For in situ absorption spectroscopy (XAS) experiments, holed coin cells sealed using epoxy with Kapton film were used. The current rate was fixed at 20 mA g−1, and the charge discharge protocol followed the same conditions as those used in the galvanostatic experiments. In situ XAS was performed at the 7D XAFS and 10C wide XAFS beamlines at the Pohang Light Source-II (PLS-II) using the Si(111) double-crystal monochromator. The beam intensity was reduced by 20%–30% to minimize high-order harmonics. The Mn and Fe K-edge spectra of LiF–MO (M = Mn, Fe) electrodes were recorded in transmission mode at room temperature. The storage ring was operated at 2.5 GeV with a ring current of 100–150 mA. Reference spectra of the Mn and Fe metals were collected simultaneously using Mn and Fe metal foils. The XAS data were analysed using the Athena program, and the spectral energies were calibrated using the first inflection points in the Mn and Fe metal foil spectra. The extracted extended X-ray absorption fine structure (EXAFS) signal, χ(k), was weighted by k3 to emphasize the high-energy oscillations and then Fourier-transformed in a k range from 2.0 to 11.5 Å−1 for the Mn and 2.0 to 11.8 Å−1 for the Fe K-edge using a Hanning window to obtain the magnitude plots of the EXAFS spectra in R-space (Å). Data pre-processing operations such as deglitching, energy calibration, normalization, and least-squares fitting with theory were performed as described in ref. 33 using IFEFFIT34, which used the FEFF code35. Ex situ XRD patterns for the LiF–MnO electrode were collected on the 5A XRD beamline at PLS-II. Samples were prepared by subdividing points in the charge/discharge cycles. Electrodes were collected by disassembling the coin cell after achieving the set capacity. Collected electrodes were washed using diethyl carbonate and dried in a dry room. Samples were sealed using Kapton tape and packed in an aluminium pouch to prevent contamination. The wavelength of the X-ray beam was 0.7653 Å, and XRD patterns were recorded as a set of circles on a Mar 345-image plate detector in the transmission mode for about 1 min of exposure time. The total recording time was about 2.6 min, including the scanning time of the image plate and transfer time of spectral information. The 2θ angles of all the XRD patterns presented in this article have been recalculated to corresponding angles for λ = 1.54 Å, which is the wavelength of the conventional X-ray tube source with Cu Kα radiation for easy comparison with other published results. High-resolution powder XRD data of Mn3O4 nanoparticles were obtained from Beamline 9B at Pohang Accelerator Laboratory (PAL), Republic of Korea. The data were collected over a 2θ range of 10∘–130∘ with a step size of 0.01∘, step time of 6 s, and wavelength of λ = 1.4865 Å.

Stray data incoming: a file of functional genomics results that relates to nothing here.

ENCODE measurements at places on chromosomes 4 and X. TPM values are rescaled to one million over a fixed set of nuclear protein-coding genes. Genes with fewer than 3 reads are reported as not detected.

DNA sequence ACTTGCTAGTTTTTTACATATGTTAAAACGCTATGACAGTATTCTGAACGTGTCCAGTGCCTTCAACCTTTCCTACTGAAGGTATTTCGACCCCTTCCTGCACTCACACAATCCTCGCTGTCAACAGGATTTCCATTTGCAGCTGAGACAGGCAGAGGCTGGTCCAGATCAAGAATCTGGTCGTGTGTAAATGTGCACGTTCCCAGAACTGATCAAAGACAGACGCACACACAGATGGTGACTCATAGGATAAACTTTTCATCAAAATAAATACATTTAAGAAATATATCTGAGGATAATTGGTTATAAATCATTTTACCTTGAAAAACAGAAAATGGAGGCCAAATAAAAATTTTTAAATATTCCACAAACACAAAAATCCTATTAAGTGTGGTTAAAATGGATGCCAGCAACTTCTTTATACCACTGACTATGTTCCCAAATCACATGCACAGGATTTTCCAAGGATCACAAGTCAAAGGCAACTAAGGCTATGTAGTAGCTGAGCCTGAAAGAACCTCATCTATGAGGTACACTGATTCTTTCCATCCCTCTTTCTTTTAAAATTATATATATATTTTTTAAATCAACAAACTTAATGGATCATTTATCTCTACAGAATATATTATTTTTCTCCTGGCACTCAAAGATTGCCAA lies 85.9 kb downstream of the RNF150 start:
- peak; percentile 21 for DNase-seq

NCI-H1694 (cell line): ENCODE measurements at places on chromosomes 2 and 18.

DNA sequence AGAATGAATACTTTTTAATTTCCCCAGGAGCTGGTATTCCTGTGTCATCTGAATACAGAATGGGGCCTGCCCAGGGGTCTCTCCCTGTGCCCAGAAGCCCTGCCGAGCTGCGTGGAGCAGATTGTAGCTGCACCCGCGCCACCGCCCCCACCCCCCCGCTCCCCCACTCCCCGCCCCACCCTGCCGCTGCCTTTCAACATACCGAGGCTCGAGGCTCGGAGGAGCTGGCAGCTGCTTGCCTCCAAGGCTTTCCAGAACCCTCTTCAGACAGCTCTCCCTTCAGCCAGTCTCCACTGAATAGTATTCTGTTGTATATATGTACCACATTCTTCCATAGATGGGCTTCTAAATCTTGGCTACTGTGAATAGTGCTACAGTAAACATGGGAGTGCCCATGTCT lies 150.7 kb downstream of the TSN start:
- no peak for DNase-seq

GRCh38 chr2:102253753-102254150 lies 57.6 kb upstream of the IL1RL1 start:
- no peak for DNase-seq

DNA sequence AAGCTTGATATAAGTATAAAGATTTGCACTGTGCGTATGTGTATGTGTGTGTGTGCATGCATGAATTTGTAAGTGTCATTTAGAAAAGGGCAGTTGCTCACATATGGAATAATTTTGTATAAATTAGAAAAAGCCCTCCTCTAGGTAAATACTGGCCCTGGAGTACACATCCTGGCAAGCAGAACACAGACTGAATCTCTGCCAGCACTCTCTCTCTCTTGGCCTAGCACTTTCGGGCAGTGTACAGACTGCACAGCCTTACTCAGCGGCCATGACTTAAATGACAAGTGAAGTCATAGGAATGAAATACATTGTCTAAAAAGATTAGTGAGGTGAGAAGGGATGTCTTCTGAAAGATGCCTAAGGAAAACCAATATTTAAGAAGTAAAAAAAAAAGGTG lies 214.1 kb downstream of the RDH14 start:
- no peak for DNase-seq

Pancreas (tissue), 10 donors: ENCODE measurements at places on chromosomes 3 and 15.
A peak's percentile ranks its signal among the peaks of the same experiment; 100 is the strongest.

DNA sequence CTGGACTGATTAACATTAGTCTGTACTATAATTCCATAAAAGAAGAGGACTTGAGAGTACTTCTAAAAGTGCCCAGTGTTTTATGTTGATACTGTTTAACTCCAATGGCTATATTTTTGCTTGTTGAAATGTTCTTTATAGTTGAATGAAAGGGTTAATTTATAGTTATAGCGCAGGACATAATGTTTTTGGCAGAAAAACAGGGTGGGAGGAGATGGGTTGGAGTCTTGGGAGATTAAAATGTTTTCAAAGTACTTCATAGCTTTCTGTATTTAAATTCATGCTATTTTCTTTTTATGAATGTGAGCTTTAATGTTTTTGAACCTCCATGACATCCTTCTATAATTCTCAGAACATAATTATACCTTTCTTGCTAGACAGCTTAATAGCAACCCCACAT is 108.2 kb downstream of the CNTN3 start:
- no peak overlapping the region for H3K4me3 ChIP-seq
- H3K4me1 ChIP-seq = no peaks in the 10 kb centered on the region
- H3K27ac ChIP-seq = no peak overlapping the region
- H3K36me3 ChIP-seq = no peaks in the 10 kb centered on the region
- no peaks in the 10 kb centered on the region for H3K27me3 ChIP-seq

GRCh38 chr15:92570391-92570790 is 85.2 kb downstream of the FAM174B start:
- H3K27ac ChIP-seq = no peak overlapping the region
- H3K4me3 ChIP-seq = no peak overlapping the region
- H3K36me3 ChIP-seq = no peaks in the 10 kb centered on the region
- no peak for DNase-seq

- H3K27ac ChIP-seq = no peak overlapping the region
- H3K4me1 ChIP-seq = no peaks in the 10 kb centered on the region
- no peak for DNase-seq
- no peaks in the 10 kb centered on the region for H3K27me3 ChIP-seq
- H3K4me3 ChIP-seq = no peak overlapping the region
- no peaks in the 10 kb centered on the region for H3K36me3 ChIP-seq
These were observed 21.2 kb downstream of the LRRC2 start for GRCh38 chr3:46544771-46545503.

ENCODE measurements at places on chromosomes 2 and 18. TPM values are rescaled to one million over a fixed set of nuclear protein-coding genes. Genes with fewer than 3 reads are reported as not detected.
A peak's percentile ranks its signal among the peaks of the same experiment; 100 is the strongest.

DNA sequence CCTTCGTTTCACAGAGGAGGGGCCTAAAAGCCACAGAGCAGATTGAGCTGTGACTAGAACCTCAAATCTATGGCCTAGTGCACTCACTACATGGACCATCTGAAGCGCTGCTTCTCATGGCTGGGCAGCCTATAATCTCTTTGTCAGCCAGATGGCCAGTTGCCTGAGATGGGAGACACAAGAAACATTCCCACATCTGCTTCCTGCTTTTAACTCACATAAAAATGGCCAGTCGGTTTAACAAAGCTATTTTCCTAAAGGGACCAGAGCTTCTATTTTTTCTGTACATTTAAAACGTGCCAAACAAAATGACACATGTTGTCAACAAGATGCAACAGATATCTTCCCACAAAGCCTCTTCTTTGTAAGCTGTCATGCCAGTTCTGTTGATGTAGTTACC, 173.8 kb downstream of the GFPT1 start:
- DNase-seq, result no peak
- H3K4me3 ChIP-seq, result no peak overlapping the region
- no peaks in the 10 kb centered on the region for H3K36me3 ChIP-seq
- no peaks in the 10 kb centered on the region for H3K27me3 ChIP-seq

Near-edge X-ray absorption fine-structure spectroscopy.